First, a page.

Ron Burgundy's alter ego kicks off Newseum exhibit with Q&A in D.C.
Hey look, it’s Ron Burgundy, the Anchorman, standing in the window of the Newseum, the august D.C. facility dedicated to the First Amendment. Oh, wait. He’s in the next window too. What gives?
Answer: Call it a working definition of “low-brow meets high-brow” — a new exhibit at the popular building to promote Paramount’s “Anchorman 2: The Legend Continues.” Dubbed “Anchorman: The Exhibit,” it runs through August 2014 where it joins more sobering presentations on the Berlin Wall and the 50th anniversary of the Kennedy assassination.
The display officially opened Dec. 3 with an appearance by Will Ferrell before an auditorium filled with Newseum friends and supporters.
Partnering with Washington Post scribe Ann Hornaday for a 30-minute Q&A, Ferrell discussed his busy career parodying the likes of George W. Bush and creating the “lovable buffoon” Burgundy.
He said “Anchorman’s” zany characters have endured because of the film’s formidable legs. “When we wrapped ‘Anchorman,’ we said that one day this will be in the Newseum. It will become a teaching tool,” he deadpanned.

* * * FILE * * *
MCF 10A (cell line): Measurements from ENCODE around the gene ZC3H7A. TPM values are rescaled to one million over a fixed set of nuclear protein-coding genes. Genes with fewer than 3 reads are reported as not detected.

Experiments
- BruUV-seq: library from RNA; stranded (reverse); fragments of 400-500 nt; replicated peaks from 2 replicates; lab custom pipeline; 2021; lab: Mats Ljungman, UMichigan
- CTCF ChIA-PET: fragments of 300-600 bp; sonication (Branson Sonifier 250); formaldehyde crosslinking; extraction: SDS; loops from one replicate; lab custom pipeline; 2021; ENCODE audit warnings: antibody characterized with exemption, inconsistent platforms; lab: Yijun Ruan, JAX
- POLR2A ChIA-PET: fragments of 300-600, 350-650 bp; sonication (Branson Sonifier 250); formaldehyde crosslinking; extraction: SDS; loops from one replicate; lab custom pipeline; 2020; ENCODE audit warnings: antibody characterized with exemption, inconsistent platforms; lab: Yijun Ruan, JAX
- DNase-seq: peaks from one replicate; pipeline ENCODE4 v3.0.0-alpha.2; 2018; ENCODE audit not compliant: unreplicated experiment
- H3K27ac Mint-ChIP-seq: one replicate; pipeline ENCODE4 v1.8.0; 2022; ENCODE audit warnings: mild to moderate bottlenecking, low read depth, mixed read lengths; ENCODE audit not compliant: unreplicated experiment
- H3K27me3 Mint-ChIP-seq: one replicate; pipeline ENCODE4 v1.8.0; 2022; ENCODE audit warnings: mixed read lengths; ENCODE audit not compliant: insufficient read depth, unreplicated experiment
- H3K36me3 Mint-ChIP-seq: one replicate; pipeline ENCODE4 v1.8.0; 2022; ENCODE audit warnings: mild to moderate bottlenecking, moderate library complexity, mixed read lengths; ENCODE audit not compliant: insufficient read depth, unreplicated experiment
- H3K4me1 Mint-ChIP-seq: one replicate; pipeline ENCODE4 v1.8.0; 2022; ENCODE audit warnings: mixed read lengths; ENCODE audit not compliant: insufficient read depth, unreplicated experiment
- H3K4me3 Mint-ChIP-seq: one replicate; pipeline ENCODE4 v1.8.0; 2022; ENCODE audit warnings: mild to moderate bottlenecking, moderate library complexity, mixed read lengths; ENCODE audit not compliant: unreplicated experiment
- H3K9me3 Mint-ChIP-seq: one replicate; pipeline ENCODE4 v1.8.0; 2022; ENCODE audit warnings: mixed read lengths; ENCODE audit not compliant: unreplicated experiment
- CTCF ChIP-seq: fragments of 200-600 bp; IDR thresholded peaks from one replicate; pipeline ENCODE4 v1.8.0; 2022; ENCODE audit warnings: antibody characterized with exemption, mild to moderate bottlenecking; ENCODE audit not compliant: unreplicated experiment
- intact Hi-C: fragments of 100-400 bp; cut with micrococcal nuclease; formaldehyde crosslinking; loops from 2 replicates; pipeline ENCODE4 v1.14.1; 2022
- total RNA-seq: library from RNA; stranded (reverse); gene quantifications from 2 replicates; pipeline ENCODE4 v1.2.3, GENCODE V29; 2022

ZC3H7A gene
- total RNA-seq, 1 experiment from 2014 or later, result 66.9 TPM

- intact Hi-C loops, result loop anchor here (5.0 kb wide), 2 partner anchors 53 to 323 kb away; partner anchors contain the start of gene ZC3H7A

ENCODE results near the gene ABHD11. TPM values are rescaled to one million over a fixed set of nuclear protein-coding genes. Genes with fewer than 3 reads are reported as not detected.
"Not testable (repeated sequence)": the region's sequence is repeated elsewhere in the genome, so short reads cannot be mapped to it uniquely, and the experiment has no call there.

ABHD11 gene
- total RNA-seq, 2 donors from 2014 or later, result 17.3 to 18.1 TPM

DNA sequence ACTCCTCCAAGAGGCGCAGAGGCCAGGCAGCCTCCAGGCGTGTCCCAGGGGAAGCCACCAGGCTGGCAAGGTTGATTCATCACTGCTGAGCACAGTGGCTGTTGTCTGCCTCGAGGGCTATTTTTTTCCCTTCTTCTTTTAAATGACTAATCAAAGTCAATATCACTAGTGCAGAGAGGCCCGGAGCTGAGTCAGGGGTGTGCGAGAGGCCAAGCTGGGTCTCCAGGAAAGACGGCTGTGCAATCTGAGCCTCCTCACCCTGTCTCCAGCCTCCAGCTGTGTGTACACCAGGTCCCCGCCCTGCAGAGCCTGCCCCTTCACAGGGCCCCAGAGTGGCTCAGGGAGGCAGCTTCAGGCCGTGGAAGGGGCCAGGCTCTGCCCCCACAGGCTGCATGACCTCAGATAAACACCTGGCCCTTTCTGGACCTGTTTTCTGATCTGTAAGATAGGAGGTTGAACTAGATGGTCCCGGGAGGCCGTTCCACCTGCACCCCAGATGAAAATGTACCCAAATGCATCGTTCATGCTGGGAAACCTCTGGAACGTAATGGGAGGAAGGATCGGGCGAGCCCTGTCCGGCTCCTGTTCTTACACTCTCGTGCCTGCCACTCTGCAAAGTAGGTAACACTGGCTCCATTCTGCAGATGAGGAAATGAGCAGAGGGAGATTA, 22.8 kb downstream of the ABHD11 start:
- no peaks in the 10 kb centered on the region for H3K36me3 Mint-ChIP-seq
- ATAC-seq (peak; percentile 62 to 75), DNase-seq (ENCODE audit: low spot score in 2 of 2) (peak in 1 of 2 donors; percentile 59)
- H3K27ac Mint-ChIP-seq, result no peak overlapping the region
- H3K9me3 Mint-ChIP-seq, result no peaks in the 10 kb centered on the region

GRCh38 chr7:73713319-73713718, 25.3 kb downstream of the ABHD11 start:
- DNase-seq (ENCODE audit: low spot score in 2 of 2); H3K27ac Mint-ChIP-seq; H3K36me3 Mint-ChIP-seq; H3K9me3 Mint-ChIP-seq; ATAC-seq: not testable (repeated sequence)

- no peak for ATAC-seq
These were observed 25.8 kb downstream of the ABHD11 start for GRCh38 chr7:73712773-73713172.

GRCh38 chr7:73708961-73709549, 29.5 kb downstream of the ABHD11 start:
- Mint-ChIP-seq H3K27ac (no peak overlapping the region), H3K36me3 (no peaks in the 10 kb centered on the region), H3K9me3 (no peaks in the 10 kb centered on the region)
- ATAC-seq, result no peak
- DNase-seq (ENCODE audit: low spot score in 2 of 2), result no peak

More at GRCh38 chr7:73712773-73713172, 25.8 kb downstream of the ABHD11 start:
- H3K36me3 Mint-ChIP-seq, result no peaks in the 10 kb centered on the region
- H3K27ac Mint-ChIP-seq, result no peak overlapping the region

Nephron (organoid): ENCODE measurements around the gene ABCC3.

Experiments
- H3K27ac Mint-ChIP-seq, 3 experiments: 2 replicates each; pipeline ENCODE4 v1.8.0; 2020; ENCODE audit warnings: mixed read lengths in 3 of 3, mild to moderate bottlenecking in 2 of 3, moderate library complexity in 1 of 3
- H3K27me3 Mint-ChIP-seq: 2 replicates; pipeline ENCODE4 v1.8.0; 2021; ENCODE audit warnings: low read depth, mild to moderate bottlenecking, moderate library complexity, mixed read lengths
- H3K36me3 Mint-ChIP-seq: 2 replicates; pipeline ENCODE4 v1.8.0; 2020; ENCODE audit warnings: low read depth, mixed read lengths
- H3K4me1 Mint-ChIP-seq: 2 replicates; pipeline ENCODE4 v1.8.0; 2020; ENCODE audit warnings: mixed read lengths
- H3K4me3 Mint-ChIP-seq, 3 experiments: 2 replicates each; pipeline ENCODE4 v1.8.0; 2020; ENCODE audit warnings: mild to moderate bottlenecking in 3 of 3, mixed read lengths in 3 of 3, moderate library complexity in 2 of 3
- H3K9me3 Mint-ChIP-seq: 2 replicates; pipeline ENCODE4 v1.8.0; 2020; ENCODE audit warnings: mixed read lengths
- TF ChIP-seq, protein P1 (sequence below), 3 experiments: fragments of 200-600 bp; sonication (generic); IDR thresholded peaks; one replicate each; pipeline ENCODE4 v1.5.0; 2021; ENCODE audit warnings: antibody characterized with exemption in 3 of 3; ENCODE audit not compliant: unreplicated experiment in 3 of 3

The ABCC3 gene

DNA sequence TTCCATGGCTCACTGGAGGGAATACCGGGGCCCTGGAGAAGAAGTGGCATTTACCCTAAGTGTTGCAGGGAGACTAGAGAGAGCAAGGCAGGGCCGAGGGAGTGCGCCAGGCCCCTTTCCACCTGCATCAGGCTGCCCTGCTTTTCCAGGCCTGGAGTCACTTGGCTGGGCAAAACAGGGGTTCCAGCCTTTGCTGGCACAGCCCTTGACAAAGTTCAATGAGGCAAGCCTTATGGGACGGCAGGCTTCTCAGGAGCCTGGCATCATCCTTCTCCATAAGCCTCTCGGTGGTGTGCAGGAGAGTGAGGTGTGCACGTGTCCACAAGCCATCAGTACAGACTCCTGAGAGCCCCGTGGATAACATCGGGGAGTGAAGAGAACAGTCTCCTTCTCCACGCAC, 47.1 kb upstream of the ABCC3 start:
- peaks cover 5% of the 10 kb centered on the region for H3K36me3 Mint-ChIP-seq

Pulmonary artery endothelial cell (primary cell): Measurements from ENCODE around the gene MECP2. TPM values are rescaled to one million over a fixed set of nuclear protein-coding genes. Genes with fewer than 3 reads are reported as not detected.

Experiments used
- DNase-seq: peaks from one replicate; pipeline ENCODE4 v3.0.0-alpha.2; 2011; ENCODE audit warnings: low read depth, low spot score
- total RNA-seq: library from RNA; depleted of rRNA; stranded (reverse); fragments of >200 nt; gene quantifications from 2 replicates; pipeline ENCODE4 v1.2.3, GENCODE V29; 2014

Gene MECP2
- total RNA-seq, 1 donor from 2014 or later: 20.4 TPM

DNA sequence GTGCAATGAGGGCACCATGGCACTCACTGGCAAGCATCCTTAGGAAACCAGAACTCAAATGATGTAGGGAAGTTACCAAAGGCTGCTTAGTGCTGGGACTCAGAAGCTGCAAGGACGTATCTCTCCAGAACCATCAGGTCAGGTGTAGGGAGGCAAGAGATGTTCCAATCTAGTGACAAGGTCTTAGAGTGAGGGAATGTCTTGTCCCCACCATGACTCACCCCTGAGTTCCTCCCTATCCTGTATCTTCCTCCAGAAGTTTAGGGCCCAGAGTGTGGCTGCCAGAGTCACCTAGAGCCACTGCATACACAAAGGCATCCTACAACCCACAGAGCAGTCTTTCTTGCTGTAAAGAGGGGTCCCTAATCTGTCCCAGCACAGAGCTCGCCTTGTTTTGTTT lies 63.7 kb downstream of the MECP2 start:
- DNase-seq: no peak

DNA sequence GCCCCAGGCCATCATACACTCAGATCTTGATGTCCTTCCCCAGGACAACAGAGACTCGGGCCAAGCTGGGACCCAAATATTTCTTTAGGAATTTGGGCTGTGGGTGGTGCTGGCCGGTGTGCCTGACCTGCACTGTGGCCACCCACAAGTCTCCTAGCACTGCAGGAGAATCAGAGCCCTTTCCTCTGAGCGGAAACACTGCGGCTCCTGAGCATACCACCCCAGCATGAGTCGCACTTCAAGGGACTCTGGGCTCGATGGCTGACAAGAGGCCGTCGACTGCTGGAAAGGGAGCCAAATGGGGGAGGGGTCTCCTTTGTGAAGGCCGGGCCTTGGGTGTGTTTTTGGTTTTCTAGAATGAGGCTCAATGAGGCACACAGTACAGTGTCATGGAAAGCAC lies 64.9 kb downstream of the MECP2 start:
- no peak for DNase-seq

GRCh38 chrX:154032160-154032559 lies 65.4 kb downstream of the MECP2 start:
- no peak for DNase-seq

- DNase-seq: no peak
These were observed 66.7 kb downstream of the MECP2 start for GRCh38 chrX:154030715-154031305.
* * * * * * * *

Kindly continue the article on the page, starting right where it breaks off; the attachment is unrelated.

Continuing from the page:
The exhibit includes some 60 “artifacts” from the initial film including Burgundy’s suit and other costumes, the anchor’s jazz flute, a bottle of Sex Panther cologne and the stuffed toy, Baxter the dog. Visitors can even perform their own best imitations of Burgundy and company by stepping before live cameras and mock TV news sets nearby.
Meanwhile, the nearby museum shop is filled with “Anchorman” trinkets like coffee mugs that say “stay classy Washington,” mustaches of every size, Sex Panther cologne, and yes, life-size cutouts of a burgundy-suited Ferrell for one’s very own window. Paramount and the Newseum are sharing in the proceeds.
The exhibit and related cross-branding activities couldn’t have come at a better time for the facility on Pennsylvania Avenue just blocks from the U.S. Capitol. These are difficult times for the operation’s parent organization, the Freedom Forum, a foundation dedicated to freedom of the press. The $450 million building, built in 2008, has been running large deficits lately, necessitating several rounds of layoffs.
Newseum executives say they hope the much ballyhooed attraction will bring visitors to the property, where they will hopefully peruse the serious exhibits, too. The Newseum’s economic plight might also dampen expected criticism about the frivolous display by media and political cognoscenti.
And besides, what could be healthier for a city populated by self-important politicos than a lighthearted dose of political incorrectness?